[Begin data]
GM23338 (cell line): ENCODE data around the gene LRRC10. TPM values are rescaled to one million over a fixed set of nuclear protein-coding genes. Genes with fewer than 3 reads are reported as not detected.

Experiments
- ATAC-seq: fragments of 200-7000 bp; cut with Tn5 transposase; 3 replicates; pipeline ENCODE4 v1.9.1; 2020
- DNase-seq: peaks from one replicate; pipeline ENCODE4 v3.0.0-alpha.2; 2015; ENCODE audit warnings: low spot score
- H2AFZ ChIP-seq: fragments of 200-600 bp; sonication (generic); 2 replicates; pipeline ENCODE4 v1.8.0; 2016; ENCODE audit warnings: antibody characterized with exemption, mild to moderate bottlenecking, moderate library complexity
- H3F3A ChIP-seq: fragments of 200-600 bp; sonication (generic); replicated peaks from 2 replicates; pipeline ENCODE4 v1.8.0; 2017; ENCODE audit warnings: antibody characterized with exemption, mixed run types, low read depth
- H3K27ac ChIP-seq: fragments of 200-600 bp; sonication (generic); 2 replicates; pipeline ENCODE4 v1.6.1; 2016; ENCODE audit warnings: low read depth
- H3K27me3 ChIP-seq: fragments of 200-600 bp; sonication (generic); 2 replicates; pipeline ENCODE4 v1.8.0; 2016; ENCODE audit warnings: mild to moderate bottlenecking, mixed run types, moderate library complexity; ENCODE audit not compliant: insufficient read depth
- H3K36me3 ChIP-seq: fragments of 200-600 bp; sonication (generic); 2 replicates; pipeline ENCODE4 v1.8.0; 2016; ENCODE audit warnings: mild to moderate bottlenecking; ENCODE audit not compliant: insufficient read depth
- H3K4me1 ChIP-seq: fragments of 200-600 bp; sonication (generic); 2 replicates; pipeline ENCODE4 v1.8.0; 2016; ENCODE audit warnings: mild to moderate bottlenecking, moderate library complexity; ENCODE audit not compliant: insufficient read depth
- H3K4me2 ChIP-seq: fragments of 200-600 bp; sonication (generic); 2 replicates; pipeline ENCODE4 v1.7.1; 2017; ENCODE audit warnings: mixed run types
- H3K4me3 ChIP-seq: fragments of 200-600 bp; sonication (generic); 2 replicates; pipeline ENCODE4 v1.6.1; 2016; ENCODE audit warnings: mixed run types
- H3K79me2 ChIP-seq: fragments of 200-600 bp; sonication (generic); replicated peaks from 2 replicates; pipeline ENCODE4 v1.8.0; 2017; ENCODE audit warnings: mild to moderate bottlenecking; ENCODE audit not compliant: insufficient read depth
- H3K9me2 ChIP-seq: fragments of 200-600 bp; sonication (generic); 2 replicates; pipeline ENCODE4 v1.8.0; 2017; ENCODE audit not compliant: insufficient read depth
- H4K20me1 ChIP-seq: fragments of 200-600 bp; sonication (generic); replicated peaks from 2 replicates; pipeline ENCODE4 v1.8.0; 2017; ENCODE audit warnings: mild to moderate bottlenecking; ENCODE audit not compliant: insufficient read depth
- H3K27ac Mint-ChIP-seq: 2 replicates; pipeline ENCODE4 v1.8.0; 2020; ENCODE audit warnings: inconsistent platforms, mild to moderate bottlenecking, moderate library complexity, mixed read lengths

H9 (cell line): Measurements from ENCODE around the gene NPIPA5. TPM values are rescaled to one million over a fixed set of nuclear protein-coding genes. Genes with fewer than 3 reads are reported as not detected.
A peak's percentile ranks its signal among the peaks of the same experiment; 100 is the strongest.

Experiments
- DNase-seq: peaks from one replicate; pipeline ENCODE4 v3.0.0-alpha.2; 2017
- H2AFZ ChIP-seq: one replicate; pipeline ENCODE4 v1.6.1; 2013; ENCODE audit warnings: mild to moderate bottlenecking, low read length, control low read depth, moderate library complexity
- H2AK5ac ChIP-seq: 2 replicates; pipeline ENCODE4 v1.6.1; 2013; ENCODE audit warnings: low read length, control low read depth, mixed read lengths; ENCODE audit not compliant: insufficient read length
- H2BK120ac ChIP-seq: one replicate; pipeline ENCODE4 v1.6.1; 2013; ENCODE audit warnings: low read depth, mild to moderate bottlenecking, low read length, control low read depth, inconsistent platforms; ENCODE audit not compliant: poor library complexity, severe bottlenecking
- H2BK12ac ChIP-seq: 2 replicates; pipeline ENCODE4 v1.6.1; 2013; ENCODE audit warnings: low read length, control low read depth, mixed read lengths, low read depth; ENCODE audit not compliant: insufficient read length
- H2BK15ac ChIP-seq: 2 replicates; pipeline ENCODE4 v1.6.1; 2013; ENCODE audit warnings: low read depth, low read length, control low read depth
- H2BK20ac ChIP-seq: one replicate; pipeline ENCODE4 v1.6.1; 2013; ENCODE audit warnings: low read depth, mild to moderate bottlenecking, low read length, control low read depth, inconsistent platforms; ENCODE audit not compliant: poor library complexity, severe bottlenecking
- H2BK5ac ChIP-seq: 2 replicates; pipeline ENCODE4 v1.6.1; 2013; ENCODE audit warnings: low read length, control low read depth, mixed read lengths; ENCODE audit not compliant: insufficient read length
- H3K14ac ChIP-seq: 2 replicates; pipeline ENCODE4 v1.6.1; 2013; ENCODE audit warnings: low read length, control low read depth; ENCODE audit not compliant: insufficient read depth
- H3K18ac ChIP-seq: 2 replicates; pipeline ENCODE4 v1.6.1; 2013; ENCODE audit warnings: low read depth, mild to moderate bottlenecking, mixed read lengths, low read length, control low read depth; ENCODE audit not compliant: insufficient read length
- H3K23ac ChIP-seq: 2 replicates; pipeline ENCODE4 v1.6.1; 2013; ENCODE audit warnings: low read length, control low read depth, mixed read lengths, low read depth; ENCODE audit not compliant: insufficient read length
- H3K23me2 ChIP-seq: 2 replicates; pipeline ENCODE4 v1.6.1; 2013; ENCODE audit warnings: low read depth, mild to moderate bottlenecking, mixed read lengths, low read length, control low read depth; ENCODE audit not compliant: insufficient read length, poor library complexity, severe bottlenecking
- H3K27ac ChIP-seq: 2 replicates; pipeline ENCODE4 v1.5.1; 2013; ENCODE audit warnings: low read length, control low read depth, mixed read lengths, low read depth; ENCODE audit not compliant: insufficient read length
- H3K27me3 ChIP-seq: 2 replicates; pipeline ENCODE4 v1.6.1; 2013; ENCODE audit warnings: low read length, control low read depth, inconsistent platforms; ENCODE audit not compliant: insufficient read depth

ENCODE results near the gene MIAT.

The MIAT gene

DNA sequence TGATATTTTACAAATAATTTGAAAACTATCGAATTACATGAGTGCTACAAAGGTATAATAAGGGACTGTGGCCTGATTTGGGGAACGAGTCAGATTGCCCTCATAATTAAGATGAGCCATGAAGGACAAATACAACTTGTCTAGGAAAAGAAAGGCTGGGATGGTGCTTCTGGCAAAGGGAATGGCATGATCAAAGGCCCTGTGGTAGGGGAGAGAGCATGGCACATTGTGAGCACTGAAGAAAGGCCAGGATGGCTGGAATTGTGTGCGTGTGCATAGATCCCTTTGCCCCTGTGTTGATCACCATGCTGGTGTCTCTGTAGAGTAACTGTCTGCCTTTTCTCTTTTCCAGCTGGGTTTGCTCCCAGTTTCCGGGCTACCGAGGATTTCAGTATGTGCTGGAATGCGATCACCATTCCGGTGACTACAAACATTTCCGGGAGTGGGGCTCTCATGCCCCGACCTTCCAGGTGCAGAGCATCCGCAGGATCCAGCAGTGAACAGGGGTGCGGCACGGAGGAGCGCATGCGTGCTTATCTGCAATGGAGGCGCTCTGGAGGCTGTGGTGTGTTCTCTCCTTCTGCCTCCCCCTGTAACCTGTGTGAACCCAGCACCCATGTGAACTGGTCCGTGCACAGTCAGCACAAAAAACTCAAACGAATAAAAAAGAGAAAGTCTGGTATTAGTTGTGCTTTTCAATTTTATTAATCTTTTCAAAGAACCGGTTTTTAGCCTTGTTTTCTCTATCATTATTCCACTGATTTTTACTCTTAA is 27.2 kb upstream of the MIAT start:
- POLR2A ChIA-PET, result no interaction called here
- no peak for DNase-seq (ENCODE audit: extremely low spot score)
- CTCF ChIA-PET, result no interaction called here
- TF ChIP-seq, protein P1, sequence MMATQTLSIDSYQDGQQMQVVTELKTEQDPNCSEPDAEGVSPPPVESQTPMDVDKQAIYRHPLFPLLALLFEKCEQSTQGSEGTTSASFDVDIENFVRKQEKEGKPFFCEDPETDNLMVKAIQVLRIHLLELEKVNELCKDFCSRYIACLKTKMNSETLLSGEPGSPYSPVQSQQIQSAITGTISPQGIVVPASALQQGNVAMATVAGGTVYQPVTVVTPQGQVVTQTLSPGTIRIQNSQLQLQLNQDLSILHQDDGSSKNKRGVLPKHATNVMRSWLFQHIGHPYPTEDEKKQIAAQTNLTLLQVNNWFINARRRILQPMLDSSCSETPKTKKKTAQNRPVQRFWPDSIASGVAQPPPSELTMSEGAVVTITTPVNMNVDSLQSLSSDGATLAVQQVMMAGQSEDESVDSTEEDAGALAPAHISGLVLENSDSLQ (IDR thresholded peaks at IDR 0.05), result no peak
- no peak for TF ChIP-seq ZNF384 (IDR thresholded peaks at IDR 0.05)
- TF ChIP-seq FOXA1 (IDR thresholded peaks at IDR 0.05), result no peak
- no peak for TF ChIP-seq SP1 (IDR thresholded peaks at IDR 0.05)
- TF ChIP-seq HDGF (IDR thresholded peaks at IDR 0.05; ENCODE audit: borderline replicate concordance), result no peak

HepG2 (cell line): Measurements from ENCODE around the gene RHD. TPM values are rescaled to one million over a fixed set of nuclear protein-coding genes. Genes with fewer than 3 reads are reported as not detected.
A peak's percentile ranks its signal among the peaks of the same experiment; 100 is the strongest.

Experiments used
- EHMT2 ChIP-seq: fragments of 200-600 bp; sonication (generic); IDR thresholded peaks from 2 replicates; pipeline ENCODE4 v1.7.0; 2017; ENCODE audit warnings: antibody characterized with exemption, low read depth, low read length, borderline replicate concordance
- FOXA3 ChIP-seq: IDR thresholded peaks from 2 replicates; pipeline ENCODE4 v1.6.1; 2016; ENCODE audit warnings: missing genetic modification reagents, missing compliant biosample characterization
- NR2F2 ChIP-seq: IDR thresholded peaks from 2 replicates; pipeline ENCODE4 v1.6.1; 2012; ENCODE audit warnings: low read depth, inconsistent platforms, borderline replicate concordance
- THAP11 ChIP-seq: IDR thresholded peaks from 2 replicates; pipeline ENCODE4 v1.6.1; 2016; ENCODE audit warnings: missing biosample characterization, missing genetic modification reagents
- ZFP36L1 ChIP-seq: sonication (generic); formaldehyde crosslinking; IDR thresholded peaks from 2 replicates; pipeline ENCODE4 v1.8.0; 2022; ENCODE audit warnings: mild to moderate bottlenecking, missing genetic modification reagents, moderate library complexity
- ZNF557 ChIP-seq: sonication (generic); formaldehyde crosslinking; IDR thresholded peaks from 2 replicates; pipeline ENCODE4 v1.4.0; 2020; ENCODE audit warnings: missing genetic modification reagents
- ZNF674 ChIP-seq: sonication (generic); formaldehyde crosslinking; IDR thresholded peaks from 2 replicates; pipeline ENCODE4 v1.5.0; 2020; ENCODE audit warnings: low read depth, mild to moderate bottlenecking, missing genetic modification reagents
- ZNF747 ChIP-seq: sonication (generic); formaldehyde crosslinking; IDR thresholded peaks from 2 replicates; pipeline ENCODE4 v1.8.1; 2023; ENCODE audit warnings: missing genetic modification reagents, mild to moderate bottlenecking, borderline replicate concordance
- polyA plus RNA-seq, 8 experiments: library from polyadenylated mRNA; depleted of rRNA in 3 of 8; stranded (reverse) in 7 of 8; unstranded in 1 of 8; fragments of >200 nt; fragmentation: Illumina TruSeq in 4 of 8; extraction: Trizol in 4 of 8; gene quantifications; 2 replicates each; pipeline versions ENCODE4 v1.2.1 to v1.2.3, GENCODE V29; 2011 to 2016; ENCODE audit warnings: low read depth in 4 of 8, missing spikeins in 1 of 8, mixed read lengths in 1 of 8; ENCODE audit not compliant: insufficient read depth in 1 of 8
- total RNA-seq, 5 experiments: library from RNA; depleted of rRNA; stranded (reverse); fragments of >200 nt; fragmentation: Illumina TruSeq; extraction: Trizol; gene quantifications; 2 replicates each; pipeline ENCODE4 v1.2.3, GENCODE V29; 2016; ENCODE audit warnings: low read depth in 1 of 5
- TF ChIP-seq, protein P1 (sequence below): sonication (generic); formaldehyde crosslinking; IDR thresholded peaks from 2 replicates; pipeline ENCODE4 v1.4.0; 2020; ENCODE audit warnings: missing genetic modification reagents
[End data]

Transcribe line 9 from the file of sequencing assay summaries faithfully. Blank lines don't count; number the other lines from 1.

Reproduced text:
- H3K36me3 ChIP-seq: fragments of 200-600 bp; sonication (generic); 2 replicates; pipeline ENCODE4 v1.8.0; 2016; ENCODE audit warnings: mild to moderate bottlenecking; ENCODE audit not compliant: insufficient read depth